08/08/2011 1:12PM

Woodbine: Pender Harbour shows nose for wire in Canadian Triple Crown

Michael Burns
Pender Harbour (left) wins the Breeders' Stakes by a nose over Crown's Path.

ETOBICOKE, Ontario – Pender Harbour wasn’t quite ready for the question in the Queen’s Plate as he finished third here in that June 26 race at 1 1/4 miles.

But Pender Harbour has done everything asked of him since then, winning the final two legs of the Canadian Triple Crown by a grand total of two noses under rider Luis Contreras.

“He has a rich nose,” said trainer Mike DePaulo, who sent out Pender Harbour to capture Fort Erie’s $500,000 Prince of Wales at 1 3/16 miles on the dirt and last Sunday’s Breeders’ Stakes here over 1 1/2 miles of turf by the most narrow of margins.

Pender Harbour, purchased for $17,000 at the local yearling sale, had won his final two starts as a 2-year-old, including the 1 1/16-mile Kingarvie Stakes, but then underwent surgery that kept him in Canada for the off season.

And after getting a late start to his 2011 campaign, Pender Harbour had not been kept eligible for the Queen’s Plate at the May 1 nomination stage and seemed to validate that decision when finishing eighth in his six-furlong seasonal bow here May 13.

DePaulo had been looking at racing Pender Harbour in another restricted allowance racem but co-owner Dennis Andrews, who stands the gelding’s sire, Philanthropist, preferred a more ambitious placing.

That turned out to be the Victoria Park, an open race at 1 1/8 miles here June 12 in which Pender Harbour finished third and prompted his connections to ante up the $25,000 supplementary fee for the Queen’s Plate.

“Running the horse back two weeks later certainly wasn’t planned,” DePaulo said. “It was more of an afterthought.”

Now, Pender Harbour has become the first horse to win more than one leg of the Canadian Triple Crown since the Queen’s Plate was first run on Polytrack here in 2007 and a synthetic-dirt-turf series was born.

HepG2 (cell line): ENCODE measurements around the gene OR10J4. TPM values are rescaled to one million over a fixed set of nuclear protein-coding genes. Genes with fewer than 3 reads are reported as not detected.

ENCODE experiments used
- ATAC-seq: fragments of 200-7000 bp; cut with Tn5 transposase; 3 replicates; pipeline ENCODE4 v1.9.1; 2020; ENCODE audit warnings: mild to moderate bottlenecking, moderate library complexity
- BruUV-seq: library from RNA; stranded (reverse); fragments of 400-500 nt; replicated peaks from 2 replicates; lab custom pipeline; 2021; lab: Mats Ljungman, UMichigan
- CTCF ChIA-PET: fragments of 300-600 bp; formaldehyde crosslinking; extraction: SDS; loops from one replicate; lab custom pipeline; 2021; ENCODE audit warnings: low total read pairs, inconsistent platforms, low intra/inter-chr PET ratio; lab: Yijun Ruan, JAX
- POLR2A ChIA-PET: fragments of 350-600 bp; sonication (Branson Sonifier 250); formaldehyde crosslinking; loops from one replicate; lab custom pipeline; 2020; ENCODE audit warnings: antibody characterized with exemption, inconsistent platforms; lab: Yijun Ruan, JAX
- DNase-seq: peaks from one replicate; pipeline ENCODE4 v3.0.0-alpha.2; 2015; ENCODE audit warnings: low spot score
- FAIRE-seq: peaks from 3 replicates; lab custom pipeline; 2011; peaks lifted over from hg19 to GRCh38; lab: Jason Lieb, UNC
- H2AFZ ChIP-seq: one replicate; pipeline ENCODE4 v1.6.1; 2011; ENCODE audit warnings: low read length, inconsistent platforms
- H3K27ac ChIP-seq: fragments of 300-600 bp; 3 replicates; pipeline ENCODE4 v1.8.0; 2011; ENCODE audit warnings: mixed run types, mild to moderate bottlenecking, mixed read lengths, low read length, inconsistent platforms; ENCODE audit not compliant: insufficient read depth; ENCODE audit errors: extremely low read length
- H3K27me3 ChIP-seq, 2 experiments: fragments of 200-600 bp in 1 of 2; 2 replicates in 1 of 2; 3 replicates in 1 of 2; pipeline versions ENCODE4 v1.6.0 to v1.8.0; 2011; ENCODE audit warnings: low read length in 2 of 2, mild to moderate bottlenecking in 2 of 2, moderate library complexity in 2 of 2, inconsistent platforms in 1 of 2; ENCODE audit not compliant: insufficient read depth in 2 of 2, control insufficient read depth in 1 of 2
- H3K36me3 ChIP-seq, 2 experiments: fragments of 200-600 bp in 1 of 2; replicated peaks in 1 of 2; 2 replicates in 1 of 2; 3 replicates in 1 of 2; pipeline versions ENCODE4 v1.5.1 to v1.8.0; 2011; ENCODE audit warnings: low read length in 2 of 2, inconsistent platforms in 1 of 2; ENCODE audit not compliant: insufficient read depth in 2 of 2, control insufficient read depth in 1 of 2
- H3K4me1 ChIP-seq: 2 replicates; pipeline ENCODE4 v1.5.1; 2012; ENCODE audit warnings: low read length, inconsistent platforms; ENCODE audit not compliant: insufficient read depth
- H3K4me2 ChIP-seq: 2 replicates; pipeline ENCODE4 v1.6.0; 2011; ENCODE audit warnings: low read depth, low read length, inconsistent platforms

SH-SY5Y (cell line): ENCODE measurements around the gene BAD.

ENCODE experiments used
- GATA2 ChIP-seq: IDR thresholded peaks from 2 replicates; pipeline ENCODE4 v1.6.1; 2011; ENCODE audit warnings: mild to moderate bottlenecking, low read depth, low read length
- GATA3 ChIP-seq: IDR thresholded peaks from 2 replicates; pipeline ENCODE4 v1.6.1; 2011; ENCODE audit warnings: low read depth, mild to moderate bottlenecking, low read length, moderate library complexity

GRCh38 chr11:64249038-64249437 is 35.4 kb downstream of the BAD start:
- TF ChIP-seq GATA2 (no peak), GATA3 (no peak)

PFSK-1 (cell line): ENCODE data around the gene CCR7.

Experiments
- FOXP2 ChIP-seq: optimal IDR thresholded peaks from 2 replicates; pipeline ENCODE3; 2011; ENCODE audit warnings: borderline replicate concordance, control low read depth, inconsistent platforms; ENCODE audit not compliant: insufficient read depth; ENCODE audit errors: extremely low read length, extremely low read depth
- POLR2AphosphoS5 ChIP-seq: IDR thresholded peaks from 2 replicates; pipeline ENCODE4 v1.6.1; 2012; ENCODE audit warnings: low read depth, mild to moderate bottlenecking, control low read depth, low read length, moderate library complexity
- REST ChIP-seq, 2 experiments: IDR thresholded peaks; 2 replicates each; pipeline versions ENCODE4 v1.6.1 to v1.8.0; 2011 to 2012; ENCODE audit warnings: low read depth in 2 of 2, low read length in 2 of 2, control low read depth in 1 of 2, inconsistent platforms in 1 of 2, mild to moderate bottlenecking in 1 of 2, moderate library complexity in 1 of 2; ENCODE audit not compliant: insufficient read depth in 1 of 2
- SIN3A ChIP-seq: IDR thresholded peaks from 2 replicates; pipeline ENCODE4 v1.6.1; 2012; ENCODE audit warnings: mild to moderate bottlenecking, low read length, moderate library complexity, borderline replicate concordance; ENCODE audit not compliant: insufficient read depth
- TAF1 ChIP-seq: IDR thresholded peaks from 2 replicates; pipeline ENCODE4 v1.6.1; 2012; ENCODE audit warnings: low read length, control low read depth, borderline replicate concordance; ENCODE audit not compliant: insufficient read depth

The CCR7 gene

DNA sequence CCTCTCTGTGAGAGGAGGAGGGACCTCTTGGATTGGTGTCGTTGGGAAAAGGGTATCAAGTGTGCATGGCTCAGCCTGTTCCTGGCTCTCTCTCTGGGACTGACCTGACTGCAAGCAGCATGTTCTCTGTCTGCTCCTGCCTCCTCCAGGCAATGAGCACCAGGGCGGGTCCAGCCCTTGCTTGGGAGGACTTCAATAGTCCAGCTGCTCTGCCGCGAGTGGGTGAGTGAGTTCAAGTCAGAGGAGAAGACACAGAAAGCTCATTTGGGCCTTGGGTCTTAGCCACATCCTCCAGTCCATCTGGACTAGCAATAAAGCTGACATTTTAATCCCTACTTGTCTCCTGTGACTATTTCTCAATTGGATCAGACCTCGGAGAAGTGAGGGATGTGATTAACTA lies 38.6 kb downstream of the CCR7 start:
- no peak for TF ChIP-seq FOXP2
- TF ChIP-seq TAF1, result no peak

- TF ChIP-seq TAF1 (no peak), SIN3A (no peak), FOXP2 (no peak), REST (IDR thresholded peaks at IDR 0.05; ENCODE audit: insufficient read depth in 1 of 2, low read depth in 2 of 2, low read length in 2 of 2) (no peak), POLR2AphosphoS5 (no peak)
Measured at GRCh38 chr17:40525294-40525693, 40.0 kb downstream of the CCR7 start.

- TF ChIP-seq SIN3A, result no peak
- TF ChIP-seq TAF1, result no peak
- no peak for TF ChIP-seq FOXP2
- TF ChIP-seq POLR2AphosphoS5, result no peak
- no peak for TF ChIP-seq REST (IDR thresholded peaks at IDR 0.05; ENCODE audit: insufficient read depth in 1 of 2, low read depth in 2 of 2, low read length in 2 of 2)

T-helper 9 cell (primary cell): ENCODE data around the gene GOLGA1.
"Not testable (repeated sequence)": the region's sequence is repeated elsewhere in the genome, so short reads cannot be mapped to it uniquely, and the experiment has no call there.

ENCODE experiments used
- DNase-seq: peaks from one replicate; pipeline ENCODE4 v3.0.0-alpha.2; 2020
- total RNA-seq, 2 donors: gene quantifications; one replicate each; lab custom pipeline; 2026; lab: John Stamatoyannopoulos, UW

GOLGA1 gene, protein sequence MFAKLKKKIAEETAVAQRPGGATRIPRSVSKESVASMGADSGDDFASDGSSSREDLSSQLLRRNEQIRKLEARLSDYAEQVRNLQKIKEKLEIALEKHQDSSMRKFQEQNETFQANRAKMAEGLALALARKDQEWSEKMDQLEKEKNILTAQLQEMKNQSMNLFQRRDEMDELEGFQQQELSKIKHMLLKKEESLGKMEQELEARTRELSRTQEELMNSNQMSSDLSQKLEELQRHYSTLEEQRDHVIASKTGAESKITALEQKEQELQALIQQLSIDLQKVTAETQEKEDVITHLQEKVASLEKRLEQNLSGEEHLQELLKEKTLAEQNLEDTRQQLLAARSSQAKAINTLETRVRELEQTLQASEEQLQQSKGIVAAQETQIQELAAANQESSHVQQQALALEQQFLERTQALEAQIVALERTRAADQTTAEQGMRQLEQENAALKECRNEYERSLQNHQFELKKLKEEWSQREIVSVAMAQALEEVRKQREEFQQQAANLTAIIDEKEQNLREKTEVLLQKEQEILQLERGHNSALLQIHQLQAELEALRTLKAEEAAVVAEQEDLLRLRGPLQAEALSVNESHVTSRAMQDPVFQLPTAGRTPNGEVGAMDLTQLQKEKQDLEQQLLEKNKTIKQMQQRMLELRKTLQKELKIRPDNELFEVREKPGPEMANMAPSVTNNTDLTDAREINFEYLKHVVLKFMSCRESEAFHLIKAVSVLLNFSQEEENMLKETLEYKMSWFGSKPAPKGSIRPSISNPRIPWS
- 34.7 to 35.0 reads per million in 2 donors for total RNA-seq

“That’s a tough thing to do,” said DePaulo, adding that Pender Harbour has held up well through the Triple Crown grind and that even when rain led to a soft turf course for the Breeders’ he was not overly concerned.

“I knew he was one of the fittest horses in the race, after running in all those races,” DePaulo said.

“He’s a very rateable horse, and I knew Luis would give him a big ride. He’s a trying son of a gun.”

DePaulo’s intention there was to refer to Pender Harbour, but he also allowed that the same compliment should be paid to Contreras, who was adding yet another feather to his cap after winning the first five races on Sunday’s card, including the $125,000 Nandi Stakes.

Contreras heads into the current week atop the jockey standings in all categories, with a total of 119 wins, including 16 stakes, and purses of $7 million.

The Breeders’ also gave Contreras the distinction of becoming the first jockey to win all three legs of the Canadian Triple Crown with more than one horse as he piloted the filly Inglorious to victory in the Queen’s Plate.

Pender Harbour is scheduled to get a breather now, but DePaulo will be keeping an eye on the $150,000 Ontario Derby, an open race for 3-year-olds here Sept. 24.

“He might go to the farm for a week, and we’ll see what’s going on from there,” DePaulo said.